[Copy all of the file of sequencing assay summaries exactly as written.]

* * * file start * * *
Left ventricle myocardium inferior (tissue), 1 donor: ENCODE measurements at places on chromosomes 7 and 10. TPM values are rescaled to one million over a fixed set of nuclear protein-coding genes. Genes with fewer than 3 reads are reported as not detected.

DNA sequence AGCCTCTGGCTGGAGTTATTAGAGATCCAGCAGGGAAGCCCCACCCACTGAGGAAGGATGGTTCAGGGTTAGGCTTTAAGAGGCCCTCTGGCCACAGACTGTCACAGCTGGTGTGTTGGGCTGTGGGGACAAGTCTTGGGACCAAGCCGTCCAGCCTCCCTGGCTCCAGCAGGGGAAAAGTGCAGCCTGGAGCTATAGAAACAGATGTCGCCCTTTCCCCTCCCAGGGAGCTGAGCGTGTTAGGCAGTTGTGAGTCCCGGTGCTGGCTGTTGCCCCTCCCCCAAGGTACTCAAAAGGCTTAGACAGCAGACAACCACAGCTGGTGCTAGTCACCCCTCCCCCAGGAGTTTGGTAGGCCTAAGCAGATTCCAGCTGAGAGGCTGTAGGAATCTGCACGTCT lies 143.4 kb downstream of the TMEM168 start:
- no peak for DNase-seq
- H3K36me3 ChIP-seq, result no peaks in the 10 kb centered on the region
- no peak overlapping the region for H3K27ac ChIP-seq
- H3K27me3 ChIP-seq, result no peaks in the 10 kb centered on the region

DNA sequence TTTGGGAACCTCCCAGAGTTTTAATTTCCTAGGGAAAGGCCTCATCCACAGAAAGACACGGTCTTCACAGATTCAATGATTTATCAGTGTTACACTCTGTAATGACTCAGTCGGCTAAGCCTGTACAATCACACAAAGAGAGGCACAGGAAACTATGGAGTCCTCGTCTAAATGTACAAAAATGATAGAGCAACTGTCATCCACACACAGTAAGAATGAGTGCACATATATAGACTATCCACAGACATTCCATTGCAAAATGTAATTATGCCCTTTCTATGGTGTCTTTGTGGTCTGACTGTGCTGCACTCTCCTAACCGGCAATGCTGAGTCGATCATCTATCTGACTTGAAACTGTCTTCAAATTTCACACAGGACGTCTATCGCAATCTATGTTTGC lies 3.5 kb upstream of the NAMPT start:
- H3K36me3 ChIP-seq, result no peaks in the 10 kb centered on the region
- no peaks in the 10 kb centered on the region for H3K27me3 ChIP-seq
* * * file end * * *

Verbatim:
Left ventricle myocardium inferior (tissue), 1 donor: ENCODE measurements at places on chromosomes 7 and 10. TPM values are rescaled to one million over a fixed set of nuclear protein-coding genes. Genes with fewer than 3 reads are reported as not detected.

DNA sequence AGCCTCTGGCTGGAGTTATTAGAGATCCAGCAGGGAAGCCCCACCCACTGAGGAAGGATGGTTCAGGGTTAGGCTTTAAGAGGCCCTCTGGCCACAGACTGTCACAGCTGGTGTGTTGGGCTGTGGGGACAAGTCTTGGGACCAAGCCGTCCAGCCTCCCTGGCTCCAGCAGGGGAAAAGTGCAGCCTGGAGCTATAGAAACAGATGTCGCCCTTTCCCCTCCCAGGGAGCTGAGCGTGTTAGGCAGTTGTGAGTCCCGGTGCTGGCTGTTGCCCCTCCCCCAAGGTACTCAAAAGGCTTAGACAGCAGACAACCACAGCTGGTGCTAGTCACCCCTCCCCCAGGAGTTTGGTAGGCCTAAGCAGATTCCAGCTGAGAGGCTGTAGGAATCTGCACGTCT lies 143.4 kb downstream of the TMEM168 start:
- no peak for DNase-seq
- H3K36me3 ChIP-seq, result no peaks in the 10 kb centered on the region
- no peak overlapping the region for H3K27ac ChIP-seq
- H3K27me3 ChIP-seq, result no peaks in the 10 kb centered on the region

DNA sequence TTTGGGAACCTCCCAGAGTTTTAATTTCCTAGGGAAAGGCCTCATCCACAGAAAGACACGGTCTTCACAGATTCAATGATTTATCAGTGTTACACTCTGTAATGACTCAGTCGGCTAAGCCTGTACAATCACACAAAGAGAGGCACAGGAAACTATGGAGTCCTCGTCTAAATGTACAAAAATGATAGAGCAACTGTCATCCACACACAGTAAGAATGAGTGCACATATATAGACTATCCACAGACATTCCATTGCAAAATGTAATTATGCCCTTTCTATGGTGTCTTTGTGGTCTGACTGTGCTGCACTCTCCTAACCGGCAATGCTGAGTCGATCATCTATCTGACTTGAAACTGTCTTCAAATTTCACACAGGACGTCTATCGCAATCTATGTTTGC lies 3.5 kb upstream of the NAMPT start:
- H3K36me3 ChIP-seq, result no peaks in the 10 kb centered on the region
- no peaks in the 10 kb centered on the region for H3K27me3 ChIP-seq